Let’s look at Uber again. Customers valued the convenience and value of the Uber service. The driver community valued the flexibility of hours and service delivery model. Large companies should therefore focus on the changing needs of customers to respond more effectively to digital disruption.
“Those who disrupt their industries change consumer behaviour, alter economics, and transform lives.” Heather Simmons
Innovation is an important aspect in the conversation on disruption. But it is not always the case that newer technology makes for better business. This is why we prefer to take a broader view of the topic.
The Bigger Picture
We are rapidly facing an oncoming future of colliding megatrends. From rapid urbanisation, climate change, resource scarcity, and technological breakthroughs, to shifts in economic global power. All the while, navigating the currents of demographic and social change.
We know that these shifts are reshaping societies, economies, and behavioural norms across the world and redefining whole industries at a breath-taking pace.
We also know that technology is a game changer. But business leaders cannot be sure how they should be planning for what’s to come. The past is no longer a reasonable guide to the future. There is so much hype now, so many unknowns, and such a degree of volatility in every area.
Research shows that the ‘pace of change’ and related threats from business model disruption has become the top emerging risk for CEOs, with health care, insurance and industrials fearing its consequences the most.
“Most industries experience disruption not from the sudden impact of a single force, but rather from a collision of interacting forces, and often with multiple, related consequences.” Sean Murphy
The Future is Now
The notion of an organization with a fixed structure and supply chain offering a well-defined range of products or services in a stable market with a set of known competitors is disappearing fast. Now, and in the future, organizations should ‘create their next cutting-edge’ by embracing new technologies to develop potentially disruptive ideas, in and outside of their current industry.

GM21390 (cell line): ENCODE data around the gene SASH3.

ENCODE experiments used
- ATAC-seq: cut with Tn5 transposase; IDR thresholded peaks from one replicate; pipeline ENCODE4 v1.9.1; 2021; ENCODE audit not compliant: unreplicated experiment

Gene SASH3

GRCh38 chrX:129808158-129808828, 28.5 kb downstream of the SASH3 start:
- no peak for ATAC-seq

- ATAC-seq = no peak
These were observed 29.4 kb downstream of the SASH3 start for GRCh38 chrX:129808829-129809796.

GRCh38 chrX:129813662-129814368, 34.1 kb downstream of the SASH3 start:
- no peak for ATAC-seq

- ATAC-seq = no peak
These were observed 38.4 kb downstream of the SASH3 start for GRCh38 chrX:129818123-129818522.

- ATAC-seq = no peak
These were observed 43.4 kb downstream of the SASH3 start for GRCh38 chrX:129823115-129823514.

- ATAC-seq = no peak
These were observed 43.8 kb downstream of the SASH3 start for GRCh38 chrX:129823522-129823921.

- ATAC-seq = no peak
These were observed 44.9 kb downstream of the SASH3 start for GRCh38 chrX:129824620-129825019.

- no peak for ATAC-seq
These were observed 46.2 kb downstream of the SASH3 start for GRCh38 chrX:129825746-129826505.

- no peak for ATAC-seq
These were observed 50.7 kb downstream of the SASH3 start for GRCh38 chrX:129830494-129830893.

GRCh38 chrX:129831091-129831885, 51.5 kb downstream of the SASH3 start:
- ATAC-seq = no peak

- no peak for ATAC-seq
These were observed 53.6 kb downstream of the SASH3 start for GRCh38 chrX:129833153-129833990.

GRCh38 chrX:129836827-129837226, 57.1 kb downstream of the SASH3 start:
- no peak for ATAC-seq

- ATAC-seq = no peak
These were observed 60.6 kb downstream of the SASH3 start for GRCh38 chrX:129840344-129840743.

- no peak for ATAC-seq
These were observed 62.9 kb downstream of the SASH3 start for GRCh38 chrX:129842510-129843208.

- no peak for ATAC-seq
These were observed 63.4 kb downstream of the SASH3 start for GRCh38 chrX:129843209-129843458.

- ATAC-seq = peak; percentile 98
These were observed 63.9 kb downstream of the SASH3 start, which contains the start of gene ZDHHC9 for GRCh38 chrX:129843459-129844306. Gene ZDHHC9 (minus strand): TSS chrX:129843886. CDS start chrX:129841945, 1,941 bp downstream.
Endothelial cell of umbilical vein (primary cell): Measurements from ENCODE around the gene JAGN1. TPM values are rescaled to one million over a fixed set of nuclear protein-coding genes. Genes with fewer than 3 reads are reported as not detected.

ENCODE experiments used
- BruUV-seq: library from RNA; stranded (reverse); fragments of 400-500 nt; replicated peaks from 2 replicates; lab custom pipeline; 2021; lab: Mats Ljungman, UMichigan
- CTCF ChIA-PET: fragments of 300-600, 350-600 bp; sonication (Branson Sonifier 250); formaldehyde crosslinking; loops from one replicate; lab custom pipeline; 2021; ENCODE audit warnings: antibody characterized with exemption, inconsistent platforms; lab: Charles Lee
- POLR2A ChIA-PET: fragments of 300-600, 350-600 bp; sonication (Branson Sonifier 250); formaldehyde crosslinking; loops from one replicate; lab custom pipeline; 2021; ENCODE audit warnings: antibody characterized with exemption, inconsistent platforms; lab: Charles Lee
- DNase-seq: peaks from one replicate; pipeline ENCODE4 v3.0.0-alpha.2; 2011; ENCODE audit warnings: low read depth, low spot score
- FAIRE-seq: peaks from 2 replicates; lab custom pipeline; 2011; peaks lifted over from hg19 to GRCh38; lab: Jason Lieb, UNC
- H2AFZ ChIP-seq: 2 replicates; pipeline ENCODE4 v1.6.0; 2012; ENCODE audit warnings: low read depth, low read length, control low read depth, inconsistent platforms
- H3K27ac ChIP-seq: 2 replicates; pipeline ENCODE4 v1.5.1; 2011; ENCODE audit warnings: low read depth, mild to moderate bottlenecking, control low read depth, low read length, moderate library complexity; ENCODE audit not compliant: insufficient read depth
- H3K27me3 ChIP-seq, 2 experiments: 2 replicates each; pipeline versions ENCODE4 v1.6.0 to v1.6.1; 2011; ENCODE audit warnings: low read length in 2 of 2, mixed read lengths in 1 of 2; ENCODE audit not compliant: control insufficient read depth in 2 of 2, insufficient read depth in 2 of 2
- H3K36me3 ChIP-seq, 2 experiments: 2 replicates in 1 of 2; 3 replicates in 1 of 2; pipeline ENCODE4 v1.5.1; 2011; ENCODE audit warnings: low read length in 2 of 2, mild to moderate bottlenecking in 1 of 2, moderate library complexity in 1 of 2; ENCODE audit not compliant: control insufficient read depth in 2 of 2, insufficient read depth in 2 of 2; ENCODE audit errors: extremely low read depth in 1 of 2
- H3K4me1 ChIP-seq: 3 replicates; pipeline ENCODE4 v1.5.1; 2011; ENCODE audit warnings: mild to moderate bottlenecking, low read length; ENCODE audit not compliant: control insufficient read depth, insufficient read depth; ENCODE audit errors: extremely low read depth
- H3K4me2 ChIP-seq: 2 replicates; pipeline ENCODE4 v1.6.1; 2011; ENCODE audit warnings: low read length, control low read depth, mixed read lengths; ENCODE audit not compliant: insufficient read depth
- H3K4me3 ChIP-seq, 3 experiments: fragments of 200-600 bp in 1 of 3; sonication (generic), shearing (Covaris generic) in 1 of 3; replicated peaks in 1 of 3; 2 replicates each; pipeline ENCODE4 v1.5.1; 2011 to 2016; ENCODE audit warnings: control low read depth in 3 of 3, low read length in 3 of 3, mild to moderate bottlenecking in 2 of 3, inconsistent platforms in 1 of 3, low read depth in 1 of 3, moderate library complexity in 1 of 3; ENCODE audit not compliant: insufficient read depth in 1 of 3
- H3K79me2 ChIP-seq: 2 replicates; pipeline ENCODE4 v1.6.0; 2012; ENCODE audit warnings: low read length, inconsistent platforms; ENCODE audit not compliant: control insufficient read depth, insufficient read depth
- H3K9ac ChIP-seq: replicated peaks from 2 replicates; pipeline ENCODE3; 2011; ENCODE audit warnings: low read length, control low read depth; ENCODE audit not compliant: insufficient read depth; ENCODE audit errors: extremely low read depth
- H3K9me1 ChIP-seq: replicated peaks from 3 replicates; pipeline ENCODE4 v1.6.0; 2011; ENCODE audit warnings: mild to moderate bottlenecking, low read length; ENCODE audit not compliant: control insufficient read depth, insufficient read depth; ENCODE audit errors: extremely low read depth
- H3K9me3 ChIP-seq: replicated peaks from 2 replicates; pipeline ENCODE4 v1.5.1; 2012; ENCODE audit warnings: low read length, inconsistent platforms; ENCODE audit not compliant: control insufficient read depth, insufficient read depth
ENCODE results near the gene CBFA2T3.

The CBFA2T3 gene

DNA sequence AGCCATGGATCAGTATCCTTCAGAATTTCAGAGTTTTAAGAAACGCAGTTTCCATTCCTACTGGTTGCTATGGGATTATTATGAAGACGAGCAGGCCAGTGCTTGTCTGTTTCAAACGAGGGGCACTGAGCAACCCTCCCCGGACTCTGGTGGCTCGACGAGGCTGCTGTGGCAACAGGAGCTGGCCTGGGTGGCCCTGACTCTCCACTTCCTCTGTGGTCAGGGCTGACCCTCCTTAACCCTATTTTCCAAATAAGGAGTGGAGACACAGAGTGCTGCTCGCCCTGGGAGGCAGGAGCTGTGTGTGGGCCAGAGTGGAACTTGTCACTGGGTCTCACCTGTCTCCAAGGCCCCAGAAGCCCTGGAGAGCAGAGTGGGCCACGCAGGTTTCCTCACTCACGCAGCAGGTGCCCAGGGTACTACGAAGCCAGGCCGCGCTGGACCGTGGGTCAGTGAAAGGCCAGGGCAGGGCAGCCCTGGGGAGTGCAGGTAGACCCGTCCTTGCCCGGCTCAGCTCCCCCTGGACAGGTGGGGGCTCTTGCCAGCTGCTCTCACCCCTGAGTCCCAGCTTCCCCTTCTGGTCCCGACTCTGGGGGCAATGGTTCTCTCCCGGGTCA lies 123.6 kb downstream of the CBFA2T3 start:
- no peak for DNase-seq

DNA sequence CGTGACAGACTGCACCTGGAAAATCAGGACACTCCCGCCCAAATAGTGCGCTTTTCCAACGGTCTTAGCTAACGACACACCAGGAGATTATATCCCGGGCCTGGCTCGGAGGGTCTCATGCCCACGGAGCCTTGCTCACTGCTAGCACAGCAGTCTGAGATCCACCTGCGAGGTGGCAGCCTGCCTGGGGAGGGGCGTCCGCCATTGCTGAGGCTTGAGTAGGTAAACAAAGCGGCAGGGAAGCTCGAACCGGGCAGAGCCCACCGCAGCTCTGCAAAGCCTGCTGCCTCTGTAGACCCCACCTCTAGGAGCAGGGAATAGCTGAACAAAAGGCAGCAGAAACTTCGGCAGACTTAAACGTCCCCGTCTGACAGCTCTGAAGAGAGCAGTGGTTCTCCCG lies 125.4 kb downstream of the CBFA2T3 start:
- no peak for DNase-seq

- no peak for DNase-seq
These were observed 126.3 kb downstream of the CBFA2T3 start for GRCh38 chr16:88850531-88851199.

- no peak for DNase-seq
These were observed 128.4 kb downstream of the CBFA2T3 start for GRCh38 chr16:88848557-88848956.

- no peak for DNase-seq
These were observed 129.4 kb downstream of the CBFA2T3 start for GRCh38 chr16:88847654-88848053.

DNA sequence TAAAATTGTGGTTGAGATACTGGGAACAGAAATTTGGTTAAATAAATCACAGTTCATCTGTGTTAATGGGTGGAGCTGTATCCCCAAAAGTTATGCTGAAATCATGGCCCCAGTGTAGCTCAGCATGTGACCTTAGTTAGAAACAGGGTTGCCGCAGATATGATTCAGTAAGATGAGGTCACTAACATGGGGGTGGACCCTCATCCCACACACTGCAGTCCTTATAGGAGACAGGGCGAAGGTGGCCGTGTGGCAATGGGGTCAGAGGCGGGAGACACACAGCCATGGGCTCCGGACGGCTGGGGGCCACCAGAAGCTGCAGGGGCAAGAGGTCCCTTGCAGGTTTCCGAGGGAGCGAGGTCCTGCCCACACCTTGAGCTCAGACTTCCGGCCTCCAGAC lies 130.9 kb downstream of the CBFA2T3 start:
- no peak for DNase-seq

Secondly, they should ‘fund their future bets’ by putting more time, money and energy into innovations that can test and turn new ideas into commercial realities faster.
Third, if organizations cannot build or fund the necessary skills and resources internally, they should find partners (including third parties and suppliers) to scale new ideas and provide access to technologies and specialized talent.
Finally, organizations should ‘disrupt from the inside’ by fostering an internal culture that views innovation as a benefit and establishing an ‘innovation lab’ or ‘digital factory’ to test new ideas. Successful companies like Google and Microsoft still spend billions of dollars trying to find new ways to avoid disruption by leaning into disruptive technologies, testing new ideas and learning how to remain close to the innovation frontier.
We also believe that we will increasingly see the development of collaborative ecosystems replacing the traditional organization concept. In this every changing world, why not see how the SERVICEBRAND approach can help you navigate, innovate and disrupt the competition!